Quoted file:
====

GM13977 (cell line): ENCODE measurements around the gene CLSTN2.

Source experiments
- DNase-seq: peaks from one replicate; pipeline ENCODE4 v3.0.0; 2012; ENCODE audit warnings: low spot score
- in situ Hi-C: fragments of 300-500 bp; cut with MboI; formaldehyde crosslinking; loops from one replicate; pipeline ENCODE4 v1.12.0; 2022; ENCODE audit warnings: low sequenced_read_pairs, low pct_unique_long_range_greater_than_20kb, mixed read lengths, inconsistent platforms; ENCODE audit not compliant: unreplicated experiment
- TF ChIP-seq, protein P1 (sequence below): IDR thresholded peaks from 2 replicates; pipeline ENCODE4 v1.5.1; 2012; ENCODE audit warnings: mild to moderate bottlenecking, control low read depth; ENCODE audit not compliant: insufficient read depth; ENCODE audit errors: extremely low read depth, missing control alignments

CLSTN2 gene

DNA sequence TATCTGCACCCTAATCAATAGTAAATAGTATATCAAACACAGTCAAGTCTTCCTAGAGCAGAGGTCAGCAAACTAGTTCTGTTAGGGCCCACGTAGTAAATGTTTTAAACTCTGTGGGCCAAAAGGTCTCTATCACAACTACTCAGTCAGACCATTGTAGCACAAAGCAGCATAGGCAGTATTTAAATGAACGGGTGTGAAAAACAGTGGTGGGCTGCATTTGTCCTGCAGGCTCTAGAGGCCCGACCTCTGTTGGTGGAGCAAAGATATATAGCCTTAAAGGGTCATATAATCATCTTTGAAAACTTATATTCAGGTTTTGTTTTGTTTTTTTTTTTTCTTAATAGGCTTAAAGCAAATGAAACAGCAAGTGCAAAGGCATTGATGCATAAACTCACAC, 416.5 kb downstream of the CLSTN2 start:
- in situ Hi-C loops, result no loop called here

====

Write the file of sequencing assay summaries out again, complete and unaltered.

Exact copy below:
GM13977 (cell line): ENCODE measurements around the gene CLSTN2.

Source experiments
- DNase-seq: peaks from one replicate; pipeline ENCODE4 v3.0.0; 2012; ENCODE audit warnings: low spot score
- in situ Hi-C: fragments of 300-500 bp; cut with MboI; formaldehyde crosslinking; loops from one replicate; pipeline ENCODE4 v1.12.0; 2022; ENCODE audit warnings: low sequenced_read_pairs, low pct_unique_long_range_greater_than_20kb, mixed read lengths, inconsistent platforms; ENCODE audit not compliant: unreplicated experiment
- TF ChIP-seq, protein P1 (sequence below): IDR thresholded peaks from 2 replicates; pipeline ENCODE4 v1.5.1; 2012; ENCODE audit warnings: mild to moderate bottlenecking, control low read depth; ENCODE audit not compliant: insufficient read depth; ENCODE audit errors: extremely low read depth, missing control alignments

CLSTN2 gene

DNA sequence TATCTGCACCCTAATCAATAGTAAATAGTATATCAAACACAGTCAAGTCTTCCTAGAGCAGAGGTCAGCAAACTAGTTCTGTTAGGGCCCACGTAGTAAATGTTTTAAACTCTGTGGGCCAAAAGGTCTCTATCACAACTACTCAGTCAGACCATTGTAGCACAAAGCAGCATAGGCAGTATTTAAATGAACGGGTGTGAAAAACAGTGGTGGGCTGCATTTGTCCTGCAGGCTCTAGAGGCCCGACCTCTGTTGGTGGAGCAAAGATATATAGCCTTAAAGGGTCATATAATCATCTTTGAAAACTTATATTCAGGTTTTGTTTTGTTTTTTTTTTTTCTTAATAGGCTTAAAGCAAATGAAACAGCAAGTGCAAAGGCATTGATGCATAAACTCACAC, 416.5 kb downstream of the CLSTN2 start:
- in situ Hi-C loops, result no loop called here